The effect of diet on pancreatic exocrine function, measured by faecal chymotrypsin activity (FCA), was studied longitudinally in three groups of small for gestational age (SGA) infants in the first six months of life. The three groups comprised breastfed infants (group B), those randomly allocated to receive a standard infant formula (group S), or the same formula supplemented with nucleotides (group N). The three groups did not differ in their birthweight or gestational age. Nucleotide supplementation of infant formula improves catchup growth in SGA infants but whether this is due to effects on the gastrointestinal mucosa or the exocrine pancreas is not known.
There were no differences in FCA at study entry but by one month group B had significantly lower values than the other groups, and this was maintained at 2, 4, and 6 months. Groups N and S did not differ significantly at any time point.
Nucleotide supplementation of infant formula does not influence pancreatic exocrine function and its effect on growth is unlikely, therefore, to be mediated through the pancreas. This study shows that breast feeding is associated with lower FCA which may be related to the lower protein content of human milk. Reliable interpretation of FCA in young infants requires information about their diet.
- small for gestational age
- breast feeding
- formula feed
Statistics from Altmetric.com
Pancreatic exocrine function is influenced by fetal nutrition. Studies in several animal species have shown impaired function and reduced size of the pancreas following experimentally induced1 or naturally occurring2 intrauterine growth retardation (IUGR). Duodenal juice obtained from small for gestational age (SGA) human infants shows negative correlations between lipase and trypsin activities and the degree of IUGR.3 A reliable index of pancreatic exocrine function in the human infant is faecal chymotrypsin activity (FCA): it is non-invasive and relatively inexpensive to measure.4 FCA is significantly lower in SGA infants compared with appropriately grown controls,5 and soon after birth strongly correlates with catchup growth over the first six months of life,6 which provides further evidence for impaired pancreatic exocrine function being associated with intrauterine malnutrition and reduced catchup growth.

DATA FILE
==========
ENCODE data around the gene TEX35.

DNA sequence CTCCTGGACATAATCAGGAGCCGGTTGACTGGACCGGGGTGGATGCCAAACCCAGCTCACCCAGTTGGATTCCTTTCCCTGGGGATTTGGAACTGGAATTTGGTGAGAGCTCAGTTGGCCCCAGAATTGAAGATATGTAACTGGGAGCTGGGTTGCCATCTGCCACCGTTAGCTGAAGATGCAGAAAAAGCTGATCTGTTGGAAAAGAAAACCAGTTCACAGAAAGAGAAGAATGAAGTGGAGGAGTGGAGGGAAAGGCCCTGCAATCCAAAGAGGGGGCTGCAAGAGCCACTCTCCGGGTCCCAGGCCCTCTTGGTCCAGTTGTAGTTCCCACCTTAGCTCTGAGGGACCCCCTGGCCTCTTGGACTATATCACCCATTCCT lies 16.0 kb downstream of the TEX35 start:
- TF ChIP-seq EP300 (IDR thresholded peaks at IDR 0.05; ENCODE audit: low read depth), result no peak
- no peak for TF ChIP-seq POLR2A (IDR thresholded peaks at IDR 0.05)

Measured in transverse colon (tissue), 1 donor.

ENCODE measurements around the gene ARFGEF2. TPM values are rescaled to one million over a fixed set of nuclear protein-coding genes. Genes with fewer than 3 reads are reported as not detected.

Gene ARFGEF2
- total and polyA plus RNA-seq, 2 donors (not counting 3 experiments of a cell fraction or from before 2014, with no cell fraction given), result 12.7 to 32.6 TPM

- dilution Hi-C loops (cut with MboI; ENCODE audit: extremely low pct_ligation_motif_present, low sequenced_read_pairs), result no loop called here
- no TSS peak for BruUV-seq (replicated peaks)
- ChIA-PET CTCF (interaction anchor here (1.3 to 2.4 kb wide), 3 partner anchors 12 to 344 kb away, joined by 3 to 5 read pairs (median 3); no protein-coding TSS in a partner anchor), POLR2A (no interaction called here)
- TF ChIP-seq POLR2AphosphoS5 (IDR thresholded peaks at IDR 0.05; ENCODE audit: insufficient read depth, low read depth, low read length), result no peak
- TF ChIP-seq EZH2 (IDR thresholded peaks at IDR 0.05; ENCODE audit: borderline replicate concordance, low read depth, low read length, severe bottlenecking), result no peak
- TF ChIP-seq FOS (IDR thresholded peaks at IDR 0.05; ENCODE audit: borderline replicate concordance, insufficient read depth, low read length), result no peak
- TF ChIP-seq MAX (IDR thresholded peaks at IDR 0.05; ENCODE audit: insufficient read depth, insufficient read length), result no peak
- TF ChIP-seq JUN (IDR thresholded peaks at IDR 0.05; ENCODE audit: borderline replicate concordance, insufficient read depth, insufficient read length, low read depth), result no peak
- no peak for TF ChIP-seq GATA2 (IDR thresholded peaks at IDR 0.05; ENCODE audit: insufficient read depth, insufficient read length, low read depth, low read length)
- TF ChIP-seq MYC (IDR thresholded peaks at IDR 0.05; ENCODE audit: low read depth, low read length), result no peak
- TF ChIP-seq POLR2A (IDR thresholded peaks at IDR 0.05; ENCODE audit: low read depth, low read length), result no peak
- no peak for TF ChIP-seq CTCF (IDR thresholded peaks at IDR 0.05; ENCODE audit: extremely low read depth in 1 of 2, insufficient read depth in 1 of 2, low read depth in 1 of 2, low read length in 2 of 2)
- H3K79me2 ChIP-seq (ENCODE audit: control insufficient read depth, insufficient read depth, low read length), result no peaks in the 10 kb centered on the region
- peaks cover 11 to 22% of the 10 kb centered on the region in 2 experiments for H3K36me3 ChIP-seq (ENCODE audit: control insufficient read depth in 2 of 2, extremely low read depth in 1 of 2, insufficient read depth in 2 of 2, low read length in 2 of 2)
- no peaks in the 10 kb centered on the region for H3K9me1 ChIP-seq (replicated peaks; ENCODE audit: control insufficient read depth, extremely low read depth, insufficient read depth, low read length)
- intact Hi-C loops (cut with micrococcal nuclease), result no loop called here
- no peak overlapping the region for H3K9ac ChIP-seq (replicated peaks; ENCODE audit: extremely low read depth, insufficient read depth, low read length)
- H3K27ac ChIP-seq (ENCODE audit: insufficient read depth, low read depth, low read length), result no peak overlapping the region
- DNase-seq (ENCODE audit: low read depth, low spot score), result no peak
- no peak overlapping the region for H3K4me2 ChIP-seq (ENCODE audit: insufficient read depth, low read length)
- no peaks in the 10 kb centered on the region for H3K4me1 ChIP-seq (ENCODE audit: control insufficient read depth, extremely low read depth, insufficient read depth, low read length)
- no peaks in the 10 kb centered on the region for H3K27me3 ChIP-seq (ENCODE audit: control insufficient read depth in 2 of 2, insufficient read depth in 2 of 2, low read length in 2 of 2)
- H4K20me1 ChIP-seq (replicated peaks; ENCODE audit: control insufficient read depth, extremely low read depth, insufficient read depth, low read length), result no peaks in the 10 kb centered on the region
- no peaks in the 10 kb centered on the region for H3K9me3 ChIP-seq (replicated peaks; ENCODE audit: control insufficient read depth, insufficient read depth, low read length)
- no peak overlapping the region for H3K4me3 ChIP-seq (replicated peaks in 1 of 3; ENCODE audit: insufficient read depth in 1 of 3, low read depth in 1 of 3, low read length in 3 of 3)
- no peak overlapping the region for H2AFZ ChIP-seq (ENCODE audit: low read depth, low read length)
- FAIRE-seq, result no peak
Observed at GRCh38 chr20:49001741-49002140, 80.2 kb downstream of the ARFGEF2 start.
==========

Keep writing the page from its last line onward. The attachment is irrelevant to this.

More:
Little has been published on how pancreatic exocrine function might be affected by postnatal diet. One cross-sectional study found significantly lower FCA in breastfed infants compared with those fed on standard infant formula milk.7 We have already shown that nucleotide supplementation of infant formula improves catchup growth in SGA infants and suggested this may be due to trophic effects of nucleotides on intestinal mucosa damaged by intrauterine malnutrition.8 However, this improved growth may also be mediated through a beneficial effect of nucleotides on exocrine function of the pancreas, an endodermal derivative of the upper gastrointestinal tract. To test this hypothesis and to learn more about the effects of postnatal diet on pancreatic exocrine function following prenatal growth retardation, we studied longitudinally the effects of three different diets (human milk, standard infant formula, and nucleotide supplemented formula) on FCA in SGA infants over the first 6 months of life.
Infants were recruited to the study over 18 months from four maternity units in South Wales. Inclusion criteria were: gestational age greater than or equal to 37 weeks; birthweight below the 5th centile for length of gestation, allowing for maternal height, birth order, and sex9; and singleton pregnancy. Infants with a major congenital or chromosomal anomaly were excluded.
Recruitment took place within seven days of birth. Infants of mothers deciding not to breast feed were randomly allocated to receive either a standard infant formula (group S) or the same formula supplemented with the five monophosphate nucleotides in concentrations similar to those reported in human milk (group N). Infants who were breastfed were followed up and included as group B if breast feeding continued for at least one month.